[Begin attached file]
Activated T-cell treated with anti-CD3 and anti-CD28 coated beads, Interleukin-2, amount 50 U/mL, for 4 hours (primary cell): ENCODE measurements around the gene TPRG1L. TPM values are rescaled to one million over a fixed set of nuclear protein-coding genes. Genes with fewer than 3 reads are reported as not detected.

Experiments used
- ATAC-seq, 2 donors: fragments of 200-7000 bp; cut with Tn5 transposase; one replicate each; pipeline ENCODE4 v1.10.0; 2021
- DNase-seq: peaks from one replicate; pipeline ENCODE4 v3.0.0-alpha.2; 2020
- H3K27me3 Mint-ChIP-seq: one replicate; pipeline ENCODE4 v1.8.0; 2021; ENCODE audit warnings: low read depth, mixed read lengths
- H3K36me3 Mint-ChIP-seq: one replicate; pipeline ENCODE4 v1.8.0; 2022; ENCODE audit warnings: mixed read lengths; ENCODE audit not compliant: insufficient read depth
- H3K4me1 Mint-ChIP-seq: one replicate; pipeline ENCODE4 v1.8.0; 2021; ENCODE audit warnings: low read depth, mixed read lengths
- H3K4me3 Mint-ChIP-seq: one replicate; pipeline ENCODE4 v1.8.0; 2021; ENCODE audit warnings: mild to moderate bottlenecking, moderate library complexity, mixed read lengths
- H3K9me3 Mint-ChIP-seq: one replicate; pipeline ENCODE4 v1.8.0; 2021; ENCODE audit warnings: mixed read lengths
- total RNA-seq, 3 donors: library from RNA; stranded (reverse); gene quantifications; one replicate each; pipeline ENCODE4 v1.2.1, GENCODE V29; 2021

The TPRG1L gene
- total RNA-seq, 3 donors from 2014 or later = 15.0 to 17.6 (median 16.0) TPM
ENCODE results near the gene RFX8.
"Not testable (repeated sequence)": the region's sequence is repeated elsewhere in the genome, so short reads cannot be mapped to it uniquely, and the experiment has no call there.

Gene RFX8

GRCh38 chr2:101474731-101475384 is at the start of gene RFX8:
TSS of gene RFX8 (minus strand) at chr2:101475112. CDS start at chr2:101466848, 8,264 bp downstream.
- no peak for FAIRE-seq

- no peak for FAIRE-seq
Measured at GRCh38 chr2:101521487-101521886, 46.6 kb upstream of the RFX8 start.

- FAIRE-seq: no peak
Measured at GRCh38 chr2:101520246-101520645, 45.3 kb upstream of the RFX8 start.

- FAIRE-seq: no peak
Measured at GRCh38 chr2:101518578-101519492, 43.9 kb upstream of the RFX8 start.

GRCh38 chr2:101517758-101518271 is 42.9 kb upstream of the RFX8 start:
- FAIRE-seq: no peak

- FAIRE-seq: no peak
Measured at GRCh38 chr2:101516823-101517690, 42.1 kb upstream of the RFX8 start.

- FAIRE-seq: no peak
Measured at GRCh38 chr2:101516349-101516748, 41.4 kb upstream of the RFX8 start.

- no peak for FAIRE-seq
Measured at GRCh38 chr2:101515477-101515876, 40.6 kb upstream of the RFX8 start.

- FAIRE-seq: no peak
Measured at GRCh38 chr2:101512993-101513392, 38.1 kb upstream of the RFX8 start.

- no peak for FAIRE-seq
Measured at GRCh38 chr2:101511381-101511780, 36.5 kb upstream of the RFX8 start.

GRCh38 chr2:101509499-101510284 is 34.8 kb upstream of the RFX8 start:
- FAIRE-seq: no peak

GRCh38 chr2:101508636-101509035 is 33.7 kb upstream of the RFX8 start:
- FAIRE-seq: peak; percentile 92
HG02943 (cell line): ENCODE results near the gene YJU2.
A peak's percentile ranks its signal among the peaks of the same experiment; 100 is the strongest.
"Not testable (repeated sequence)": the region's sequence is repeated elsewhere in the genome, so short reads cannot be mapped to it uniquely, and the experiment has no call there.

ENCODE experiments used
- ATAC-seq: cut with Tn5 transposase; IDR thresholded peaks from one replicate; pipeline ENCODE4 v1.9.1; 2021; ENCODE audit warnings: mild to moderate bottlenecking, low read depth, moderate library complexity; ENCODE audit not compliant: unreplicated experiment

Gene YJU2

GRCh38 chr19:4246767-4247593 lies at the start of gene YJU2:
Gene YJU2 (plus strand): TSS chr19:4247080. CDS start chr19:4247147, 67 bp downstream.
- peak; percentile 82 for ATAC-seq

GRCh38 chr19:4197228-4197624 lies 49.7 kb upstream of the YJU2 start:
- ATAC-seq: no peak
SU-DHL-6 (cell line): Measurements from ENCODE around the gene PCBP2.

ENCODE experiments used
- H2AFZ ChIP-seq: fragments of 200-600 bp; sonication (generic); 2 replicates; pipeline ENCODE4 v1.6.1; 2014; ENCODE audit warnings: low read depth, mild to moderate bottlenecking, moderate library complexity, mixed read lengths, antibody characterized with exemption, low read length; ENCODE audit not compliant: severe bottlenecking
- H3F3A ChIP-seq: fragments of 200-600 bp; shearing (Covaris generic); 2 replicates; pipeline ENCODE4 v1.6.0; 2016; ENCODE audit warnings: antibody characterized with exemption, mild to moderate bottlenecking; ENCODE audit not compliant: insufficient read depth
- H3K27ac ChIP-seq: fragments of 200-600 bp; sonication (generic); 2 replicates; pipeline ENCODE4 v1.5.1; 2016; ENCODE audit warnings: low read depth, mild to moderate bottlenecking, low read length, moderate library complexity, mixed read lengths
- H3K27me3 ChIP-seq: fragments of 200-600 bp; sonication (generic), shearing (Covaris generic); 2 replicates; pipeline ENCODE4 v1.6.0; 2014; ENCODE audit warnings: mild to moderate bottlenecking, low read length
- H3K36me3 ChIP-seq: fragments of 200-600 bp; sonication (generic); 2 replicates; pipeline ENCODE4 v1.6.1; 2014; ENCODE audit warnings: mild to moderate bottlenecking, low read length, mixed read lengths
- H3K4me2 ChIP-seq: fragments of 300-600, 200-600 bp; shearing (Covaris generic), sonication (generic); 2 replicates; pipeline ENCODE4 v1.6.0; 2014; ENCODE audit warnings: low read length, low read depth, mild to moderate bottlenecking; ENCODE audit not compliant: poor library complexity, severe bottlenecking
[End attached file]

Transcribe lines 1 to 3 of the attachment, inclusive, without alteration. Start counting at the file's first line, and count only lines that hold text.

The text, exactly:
Activated T-cell treated with anti-CD3 and anti-CD28 coated beads, Interleukin-2, amount 50 U/mL, for 4 hours (primary cell): ENCODE measurements around the gene TPRG1L. TPM values are rescaled to one million over a fixed set of nuclear protein-coding genes. Genes with fewer than 3 reads are reported as not detected.

Experiments used
- ATAC-seq, 2 donors: fragments of 200-7000 bp; cut with Tn5 transposase; one replicate each; pipeline ENCODE4 v1.10.0; 2021